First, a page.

Chironomid Bombers were designed by Brian Chan, a fishery biologist out of Kamloops, B.C. Brian designed this pattern in response to the large size of chironomids that occur within some British Columbian lakes during mid-Summer. These patterns are tied on sizes 10-12 of a 2XL curved dry fly hook, such as a TMC 2302, and utilize a white metal bead for the head. The white bead imitates the white gills of the chironomid but also helps to get the pattern deep within the water column. During times of algae, use of a white bead can be a great advantage over white fiber materials from keeping the pattern clean of algae. The thread wraps that anchor the bead are usually a dark contrast to the bead and will represent the thorax of the chironomid. Another tyer, British Columbian Fly Fishing Guide Kelly Davison, actually came up with the idea of using white beads on an earlier pattern known as the Ice Cream Cone midge. Chan's Chironomid Bombers utilize a flexible vinyl material for the body. This can be marketed under a number of names such as Stretch Flex, Midgeflex, and Scudback. It is spirolly-wrapped around the shank with a wire rib. There are three colorations that Chan prefers:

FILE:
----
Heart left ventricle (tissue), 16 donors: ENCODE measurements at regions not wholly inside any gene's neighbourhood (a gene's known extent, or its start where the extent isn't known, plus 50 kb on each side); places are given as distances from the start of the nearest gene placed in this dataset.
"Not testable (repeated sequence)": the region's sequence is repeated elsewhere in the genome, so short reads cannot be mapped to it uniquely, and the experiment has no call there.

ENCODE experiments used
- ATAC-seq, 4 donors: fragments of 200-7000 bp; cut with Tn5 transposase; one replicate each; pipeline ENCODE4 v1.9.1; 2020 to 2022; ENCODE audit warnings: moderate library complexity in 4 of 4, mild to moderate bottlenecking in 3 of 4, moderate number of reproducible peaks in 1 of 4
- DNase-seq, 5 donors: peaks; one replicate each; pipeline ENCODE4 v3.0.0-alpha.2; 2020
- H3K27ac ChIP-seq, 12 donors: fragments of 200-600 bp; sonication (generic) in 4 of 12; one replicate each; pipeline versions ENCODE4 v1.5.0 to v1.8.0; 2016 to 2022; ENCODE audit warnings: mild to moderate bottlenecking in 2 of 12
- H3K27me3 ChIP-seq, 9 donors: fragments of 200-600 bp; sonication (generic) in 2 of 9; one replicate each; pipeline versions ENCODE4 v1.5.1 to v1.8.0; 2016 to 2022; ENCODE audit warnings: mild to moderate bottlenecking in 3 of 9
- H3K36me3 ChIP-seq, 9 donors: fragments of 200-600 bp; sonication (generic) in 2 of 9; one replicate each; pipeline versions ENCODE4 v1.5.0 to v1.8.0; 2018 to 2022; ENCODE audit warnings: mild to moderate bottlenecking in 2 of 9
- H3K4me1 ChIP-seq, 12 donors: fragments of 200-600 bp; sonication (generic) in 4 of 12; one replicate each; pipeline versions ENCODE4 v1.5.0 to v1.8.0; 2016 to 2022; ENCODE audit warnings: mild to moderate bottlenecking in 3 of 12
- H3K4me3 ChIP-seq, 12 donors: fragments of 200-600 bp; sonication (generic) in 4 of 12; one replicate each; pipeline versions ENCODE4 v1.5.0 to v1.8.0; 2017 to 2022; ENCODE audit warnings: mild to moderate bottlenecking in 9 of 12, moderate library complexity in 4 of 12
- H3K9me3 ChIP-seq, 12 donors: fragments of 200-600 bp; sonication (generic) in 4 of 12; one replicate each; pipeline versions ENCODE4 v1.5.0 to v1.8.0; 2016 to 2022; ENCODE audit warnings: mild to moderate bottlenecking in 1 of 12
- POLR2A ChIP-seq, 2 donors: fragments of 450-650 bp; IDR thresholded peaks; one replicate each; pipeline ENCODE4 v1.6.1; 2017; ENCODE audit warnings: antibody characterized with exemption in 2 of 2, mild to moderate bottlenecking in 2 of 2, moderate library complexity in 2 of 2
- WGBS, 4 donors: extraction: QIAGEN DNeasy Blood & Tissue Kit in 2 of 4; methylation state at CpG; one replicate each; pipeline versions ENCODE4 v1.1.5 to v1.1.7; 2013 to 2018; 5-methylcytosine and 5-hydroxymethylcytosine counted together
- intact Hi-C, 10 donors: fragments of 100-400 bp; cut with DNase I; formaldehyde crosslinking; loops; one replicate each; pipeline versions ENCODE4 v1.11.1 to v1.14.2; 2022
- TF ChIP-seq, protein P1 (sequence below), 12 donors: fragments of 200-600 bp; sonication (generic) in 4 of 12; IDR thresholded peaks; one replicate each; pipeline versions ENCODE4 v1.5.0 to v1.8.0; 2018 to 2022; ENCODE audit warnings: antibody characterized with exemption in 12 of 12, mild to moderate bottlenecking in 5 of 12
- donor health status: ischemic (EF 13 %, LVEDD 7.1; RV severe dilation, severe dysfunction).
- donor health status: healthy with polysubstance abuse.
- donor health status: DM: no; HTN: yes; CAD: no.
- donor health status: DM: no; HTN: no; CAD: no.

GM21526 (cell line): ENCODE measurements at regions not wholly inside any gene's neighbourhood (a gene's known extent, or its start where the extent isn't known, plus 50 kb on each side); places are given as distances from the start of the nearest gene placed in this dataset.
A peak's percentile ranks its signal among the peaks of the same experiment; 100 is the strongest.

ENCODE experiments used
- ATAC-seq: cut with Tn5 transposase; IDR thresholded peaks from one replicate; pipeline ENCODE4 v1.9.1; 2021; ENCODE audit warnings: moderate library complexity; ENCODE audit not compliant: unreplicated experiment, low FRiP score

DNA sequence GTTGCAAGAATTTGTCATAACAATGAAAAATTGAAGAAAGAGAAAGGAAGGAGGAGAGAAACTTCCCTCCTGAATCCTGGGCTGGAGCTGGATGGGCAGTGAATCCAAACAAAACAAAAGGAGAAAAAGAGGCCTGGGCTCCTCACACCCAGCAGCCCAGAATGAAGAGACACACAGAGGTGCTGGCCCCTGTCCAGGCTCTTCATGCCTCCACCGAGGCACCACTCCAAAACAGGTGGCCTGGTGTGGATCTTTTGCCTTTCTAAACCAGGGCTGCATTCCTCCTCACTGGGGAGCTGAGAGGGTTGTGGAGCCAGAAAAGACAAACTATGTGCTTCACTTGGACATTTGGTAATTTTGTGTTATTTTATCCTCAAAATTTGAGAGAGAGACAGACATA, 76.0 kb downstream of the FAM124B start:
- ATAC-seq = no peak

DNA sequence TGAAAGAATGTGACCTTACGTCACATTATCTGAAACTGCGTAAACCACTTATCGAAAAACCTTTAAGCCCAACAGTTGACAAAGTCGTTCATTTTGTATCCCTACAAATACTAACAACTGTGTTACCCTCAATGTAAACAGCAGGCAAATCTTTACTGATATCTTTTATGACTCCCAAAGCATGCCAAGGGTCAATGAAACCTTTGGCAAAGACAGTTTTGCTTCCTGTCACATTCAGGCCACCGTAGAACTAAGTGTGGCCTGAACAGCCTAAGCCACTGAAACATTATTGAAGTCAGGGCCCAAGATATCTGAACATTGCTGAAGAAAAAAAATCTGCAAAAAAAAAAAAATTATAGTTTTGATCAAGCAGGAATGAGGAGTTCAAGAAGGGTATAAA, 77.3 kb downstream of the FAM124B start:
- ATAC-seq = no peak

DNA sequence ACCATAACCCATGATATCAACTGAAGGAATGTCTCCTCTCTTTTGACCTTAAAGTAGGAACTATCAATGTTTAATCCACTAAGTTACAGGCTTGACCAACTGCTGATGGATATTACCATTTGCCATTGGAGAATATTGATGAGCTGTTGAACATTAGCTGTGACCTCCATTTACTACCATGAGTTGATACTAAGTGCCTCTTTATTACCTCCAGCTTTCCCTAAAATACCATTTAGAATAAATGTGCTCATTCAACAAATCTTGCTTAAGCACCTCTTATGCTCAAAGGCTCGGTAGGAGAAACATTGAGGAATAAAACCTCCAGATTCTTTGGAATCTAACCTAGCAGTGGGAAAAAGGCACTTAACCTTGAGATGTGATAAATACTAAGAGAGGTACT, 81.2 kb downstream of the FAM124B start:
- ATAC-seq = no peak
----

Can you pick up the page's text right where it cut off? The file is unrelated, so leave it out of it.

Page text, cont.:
- Black/Red - Black body with red rib is perhaps the most common pupal colour combination found in stillwaters.
- Black/Silver - The silver rib helps give the impression of trapped gases beneath the pupal shuck.
- Brown/Red - Brown chironomid pupa are common in slightly tannic or algal stained waters. The Flashabou body and bright red wire rib make this fly stand out in such waters.
Within Sierra waters, we don't see Chironomids as large as those in British Columbia but we do have some areas in which sizes 14 to 16 work well in mid-summer such as Crowley Lake, Bridgeport Reservoir, Truckee River, and EF Walker. Pyramid Lake, outside of Reno, NV, will have some huge chironomids and patterns in size 8 to 12 are recommended. Once you get into the smaller sizes, you can use some smaller width body material such as Life Flex or Flex Floss.